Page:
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Reports of army sexual harassment are very common. In the United States military, past Pentagon surveys reveal that as many as one-third of all enlisted women experience some form of sexual harassment. One example of the prevalence of this problem is evident in the fact that more than 1,500 reports of Army sexual harassment or assault were reported during a single year, whereas the three other branches of the U.S. military received fewer than 900 reports combined in that same year. While the precise number of sexual harassment reports varies by year, previous snapshots reveal that Army sexual harassment, in particular, is indeed quite common.
The sexual harassment of women in the army has been an ongoing concern for militaries around the world. Harassment in the military, in general, undermines goals of creating a familial bond between service members and has the potential to distract individual service members from the core purpose of protecting one’s home country. While complaints of many different types of harassment are frequent in military forces, most countries have enacted laws intending to protect service members against harassment.
With concentrated efforts to decrease and ultimately eliminate sexual harassment and assaults, the United States military has enacted unique educational programs in an effort to educate soldiers and other military personnel on the scope of this problem, as well as to remove the stigma previously associated with reporting incidents of sexual harassment and assault. Not only has the U.S. military sought to inform soldiers and others about sexual harassment, but increased efforts have been made to encourage fellow service men and women to intervene whenever incidents of Army sexual harassment are witnessed. Additional efforts have also been made to make victims aware of reporting procedures and available resources for times when sexual harassment or assault actually occurs.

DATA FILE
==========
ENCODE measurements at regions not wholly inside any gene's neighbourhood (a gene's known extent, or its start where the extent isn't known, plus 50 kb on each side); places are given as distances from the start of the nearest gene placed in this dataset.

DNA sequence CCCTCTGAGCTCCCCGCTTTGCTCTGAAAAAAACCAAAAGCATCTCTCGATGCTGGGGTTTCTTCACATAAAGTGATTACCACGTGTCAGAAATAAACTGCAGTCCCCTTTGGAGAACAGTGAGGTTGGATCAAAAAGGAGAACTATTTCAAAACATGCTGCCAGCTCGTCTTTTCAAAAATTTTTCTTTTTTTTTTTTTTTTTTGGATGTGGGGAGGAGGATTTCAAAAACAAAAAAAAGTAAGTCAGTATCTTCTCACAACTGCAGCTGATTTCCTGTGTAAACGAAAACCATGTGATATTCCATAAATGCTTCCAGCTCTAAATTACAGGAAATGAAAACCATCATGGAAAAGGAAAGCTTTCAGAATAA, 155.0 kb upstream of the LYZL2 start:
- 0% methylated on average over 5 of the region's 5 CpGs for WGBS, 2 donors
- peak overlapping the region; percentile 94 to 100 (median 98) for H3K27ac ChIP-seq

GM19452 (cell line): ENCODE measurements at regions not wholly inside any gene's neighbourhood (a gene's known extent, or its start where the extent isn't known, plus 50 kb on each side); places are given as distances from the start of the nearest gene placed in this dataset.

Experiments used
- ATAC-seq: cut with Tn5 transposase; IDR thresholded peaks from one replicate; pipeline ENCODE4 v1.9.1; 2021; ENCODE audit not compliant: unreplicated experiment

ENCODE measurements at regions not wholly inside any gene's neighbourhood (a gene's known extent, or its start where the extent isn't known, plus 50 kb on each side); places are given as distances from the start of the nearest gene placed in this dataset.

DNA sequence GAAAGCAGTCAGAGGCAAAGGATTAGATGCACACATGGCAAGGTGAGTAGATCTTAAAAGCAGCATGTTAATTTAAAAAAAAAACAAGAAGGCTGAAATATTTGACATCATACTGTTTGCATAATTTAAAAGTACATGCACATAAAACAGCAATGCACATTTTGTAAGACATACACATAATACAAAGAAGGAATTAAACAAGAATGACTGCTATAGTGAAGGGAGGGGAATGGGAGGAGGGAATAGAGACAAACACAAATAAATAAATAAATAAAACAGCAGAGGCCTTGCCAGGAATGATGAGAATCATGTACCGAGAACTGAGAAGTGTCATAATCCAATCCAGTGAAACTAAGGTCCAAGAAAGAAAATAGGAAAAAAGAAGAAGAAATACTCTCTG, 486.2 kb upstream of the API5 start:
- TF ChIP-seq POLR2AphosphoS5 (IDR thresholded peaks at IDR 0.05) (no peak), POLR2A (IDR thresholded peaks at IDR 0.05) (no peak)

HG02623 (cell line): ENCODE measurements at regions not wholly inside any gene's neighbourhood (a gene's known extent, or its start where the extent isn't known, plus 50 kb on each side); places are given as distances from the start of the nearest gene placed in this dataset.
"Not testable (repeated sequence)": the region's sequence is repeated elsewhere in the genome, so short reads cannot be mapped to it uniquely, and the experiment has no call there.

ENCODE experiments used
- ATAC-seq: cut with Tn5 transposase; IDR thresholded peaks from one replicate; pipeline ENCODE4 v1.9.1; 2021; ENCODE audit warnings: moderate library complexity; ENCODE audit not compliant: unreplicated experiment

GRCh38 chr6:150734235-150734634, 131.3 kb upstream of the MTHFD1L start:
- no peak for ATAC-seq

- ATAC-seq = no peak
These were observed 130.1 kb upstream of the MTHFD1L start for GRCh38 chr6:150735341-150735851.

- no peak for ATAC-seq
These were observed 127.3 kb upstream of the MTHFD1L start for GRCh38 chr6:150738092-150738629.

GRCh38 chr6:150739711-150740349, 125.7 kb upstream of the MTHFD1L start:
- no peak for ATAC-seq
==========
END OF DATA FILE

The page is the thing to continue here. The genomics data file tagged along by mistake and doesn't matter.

Despite efforts to reduce army sexual harassment, some experts speculate that a continued increase in the number of women enlisting in the armed services may be linked to an increase in the number of harassment reports. While a great number of army sexual harassment complaints are initiated by women, the sexual harassment of men in the army also occurs. In fact, harassers may be of the same sex as the victim and those filing a complaint may not necessarily be the targeted victim, but may be a bystander who witnessed the harassment or assault and has been negatively impacted by such actions. In light of these facts, an increase in the rates of reports of sexual harassment in the army may be affected, which may further cause military sexual harassment to appear to be even more common.